Destroying drug crops
EFFECTIVELY combating the illegal drug trade requires stepped-up global action by law-enforcement groups -- as well as the support of political leaders. Unfortunately, for all the progress that has been made by many nations in recent years in identifying and imprisoning drug traffickers, much more remains to be done. Of particular concern is the need for governments to more aggressively locate and destroy drug crops.
A new US government report -- the State Department's midyear assessment of narcotics production -- underscores the failure, for various reasons, of many governments to effectively destroy drug crops despite official assurances that they are eager to do so. In some nations, such as Colombia, Ecuador, and Jamaica, there has been success in destroying marijuana or coca crops, the latter used to make cocaine.
Peru -- a major source of coca cultivation -- is the latest nation to begin a major effort to clamp down on drug production, under the leadership of its dynamic new President, Alan Garc'ia P'erez. But on a global basis, production of some drug crops -- such as coca and marijuana -- continues to increase.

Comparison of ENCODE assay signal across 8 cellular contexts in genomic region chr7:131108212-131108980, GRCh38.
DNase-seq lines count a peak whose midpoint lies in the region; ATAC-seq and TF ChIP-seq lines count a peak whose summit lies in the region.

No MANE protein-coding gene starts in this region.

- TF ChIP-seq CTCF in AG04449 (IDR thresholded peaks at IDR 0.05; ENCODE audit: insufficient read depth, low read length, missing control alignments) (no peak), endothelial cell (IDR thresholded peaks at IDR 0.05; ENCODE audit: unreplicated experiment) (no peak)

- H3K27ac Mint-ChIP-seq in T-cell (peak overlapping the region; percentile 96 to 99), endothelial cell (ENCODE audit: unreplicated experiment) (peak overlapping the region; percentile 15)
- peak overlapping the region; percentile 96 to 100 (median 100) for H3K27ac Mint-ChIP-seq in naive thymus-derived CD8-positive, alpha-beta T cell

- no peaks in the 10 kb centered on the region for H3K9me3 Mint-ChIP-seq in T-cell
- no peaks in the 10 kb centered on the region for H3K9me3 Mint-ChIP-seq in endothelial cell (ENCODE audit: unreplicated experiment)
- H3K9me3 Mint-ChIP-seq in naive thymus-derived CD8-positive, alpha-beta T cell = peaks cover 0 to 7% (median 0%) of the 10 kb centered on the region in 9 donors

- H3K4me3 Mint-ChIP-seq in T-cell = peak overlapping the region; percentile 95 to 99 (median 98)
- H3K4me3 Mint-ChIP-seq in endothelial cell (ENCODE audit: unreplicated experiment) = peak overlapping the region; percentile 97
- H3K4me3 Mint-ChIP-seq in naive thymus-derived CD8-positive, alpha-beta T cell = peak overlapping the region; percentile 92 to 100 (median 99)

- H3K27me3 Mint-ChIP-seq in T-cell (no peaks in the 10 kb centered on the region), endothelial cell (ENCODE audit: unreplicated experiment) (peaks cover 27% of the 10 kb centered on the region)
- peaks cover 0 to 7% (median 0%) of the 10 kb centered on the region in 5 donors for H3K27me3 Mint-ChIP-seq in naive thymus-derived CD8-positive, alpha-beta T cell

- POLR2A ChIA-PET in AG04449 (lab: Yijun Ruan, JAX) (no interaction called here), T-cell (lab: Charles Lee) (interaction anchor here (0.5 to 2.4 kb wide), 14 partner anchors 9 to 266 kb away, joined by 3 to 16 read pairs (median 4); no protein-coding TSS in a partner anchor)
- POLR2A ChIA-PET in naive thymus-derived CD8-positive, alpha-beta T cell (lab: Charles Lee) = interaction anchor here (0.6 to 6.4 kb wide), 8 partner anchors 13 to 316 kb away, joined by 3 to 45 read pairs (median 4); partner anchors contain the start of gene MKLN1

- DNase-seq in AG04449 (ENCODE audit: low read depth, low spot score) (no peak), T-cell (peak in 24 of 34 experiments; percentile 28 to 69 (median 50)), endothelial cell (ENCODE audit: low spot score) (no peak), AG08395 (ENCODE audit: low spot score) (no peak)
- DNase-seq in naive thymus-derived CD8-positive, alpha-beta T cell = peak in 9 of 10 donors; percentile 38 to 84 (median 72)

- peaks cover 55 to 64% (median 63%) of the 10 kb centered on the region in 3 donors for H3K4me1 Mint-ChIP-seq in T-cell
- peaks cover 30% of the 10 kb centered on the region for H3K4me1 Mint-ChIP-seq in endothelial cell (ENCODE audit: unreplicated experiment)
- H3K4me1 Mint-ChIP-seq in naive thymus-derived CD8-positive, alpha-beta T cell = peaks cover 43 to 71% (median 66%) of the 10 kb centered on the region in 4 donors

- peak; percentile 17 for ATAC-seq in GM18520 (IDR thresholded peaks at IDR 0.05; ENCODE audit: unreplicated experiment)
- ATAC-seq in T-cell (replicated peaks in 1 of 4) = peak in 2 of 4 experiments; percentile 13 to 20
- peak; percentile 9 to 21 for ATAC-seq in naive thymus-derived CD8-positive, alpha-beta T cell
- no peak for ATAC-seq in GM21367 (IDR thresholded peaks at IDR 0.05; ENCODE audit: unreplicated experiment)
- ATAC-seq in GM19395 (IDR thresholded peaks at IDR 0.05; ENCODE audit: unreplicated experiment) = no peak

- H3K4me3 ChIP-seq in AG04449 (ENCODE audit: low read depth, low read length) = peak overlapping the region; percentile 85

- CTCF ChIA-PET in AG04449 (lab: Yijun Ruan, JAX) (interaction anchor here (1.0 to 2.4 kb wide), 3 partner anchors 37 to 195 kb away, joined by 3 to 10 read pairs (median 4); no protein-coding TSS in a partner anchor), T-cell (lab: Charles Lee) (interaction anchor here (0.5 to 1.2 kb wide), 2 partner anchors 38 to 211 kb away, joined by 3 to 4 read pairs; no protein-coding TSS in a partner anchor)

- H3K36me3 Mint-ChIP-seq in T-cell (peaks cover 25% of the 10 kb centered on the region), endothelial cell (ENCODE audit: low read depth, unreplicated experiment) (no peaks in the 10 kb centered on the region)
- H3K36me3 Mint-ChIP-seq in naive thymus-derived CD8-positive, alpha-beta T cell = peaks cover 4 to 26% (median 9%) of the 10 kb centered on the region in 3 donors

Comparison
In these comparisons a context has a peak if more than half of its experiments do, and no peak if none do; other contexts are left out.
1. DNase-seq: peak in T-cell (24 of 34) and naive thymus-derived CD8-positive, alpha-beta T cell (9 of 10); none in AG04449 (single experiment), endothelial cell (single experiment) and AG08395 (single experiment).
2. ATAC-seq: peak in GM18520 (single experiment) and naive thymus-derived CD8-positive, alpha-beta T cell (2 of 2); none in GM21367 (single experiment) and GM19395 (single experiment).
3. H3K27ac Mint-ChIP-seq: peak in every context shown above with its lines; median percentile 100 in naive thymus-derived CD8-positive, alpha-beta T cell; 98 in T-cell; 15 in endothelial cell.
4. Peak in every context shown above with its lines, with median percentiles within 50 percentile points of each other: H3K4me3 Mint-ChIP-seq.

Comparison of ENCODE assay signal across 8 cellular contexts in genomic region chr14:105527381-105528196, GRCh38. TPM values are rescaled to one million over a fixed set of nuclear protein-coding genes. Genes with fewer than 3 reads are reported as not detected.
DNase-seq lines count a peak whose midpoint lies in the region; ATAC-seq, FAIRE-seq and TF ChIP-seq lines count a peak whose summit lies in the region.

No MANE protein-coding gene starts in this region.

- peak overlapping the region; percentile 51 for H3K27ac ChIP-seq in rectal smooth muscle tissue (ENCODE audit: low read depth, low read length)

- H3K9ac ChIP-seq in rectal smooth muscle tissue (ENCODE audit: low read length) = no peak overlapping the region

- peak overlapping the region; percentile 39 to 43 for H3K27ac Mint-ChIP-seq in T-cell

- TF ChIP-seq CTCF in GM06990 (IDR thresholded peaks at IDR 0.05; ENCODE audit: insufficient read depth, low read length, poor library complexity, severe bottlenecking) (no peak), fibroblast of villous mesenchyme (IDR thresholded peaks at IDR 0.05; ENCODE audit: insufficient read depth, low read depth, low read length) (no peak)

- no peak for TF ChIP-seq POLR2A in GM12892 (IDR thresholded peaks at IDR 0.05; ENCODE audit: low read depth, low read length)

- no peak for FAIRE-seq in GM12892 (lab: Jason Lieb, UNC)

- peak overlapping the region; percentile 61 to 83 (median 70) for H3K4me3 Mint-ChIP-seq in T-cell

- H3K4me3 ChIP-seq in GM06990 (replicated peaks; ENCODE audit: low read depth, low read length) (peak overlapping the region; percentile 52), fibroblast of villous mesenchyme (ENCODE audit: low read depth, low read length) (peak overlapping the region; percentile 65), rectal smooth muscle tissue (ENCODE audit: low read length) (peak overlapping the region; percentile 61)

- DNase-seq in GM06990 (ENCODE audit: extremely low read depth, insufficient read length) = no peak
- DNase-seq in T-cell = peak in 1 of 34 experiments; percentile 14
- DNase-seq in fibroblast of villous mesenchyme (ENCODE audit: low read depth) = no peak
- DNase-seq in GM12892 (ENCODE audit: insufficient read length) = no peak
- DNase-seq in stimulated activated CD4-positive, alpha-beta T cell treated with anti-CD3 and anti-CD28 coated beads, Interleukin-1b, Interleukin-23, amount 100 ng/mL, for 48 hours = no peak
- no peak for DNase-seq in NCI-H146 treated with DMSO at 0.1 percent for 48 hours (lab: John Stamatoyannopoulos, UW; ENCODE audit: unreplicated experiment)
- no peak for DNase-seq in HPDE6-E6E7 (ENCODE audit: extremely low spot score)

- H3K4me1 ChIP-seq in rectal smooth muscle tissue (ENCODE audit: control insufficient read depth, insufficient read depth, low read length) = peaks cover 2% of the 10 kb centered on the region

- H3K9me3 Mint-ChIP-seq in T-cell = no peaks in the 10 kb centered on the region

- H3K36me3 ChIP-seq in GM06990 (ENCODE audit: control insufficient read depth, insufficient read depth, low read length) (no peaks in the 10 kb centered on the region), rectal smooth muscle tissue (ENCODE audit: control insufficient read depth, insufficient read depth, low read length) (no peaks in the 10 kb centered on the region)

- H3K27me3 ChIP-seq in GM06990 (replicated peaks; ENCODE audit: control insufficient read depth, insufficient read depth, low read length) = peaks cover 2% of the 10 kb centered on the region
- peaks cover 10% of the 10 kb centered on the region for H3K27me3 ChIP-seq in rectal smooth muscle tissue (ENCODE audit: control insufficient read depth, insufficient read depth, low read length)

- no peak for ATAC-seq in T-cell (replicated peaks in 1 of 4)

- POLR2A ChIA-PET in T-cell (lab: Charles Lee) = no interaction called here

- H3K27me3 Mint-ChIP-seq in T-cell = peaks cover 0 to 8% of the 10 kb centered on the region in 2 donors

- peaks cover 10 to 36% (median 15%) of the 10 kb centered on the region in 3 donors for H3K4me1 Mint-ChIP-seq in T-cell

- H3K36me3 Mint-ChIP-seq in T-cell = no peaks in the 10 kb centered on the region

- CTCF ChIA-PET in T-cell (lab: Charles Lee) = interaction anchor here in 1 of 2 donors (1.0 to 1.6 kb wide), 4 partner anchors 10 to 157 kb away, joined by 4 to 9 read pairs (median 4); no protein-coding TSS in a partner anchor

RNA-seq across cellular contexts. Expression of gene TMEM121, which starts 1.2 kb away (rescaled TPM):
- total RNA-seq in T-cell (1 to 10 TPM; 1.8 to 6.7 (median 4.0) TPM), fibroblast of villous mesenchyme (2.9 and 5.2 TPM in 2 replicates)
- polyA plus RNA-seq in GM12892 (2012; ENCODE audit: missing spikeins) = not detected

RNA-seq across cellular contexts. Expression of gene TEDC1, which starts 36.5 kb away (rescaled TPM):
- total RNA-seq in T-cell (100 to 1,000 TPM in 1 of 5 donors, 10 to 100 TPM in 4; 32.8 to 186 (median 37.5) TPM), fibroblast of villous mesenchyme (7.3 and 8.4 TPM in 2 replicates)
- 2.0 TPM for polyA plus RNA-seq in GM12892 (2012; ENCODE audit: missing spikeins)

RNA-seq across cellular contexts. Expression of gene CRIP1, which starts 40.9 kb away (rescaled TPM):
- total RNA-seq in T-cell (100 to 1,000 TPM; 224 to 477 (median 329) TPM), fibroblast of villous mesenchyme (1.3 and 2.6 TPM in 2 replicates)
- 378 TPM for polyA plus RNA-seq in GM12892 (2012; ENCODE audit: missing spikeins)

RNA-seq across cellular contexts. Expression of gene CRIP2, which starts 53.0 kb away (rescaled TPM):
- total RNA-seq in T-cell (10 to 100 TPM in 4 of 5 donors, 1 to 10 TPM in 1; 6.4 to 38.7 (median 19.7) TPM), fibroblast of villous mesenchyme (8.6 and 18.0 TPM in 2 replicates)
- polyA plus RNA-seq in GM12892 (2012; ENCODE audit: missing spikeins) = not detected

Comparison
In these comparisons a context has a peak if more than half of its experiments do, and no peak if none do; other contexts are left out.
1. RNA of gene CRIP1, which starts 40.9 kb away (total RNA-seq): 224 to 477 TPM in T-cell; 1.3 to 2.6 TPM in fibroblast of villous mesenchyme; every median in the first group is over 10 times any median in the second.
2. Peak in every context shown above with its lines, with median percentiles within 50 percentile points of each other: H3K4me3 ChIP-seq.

Resistance to destroying these crops remains strong at the local level. That is not surprising, since the crops can produce substantial revenue for the largely impoverished growers, far more than any other agricultural commodity. Bribery is commonplace in many parts of the world. And of course in some countries there are formidable logistical problems involved in locating and destroying crops -- such as terrain that can hide drug fields and the remoteness of regions in which the drugs are grown.
Precisely for such reasons Washington -- and that means both the Reagan administration and Congress -- must continue to take all possible steps to prod other nations into fulfilling promises to curb the growing of drug crops and the processing of them into finished drugs for the illicit American market.
Congress can certainly take account of the degree of efforts along these lines when considering economic assistance requests, or other legislation that would benefit the nations involved. And the White House, through formal and informal channels, can continue to urge overseas leaders to eradicate crops. This year, for the first time, the President has a major tool at his disposal: Congress has linked foreign aid to the degree of effort at eradicating drug growing and processing. It is important that
there be no letting up in the effort to curb the drug trade at its source -- by pinpointing and destroying the crops.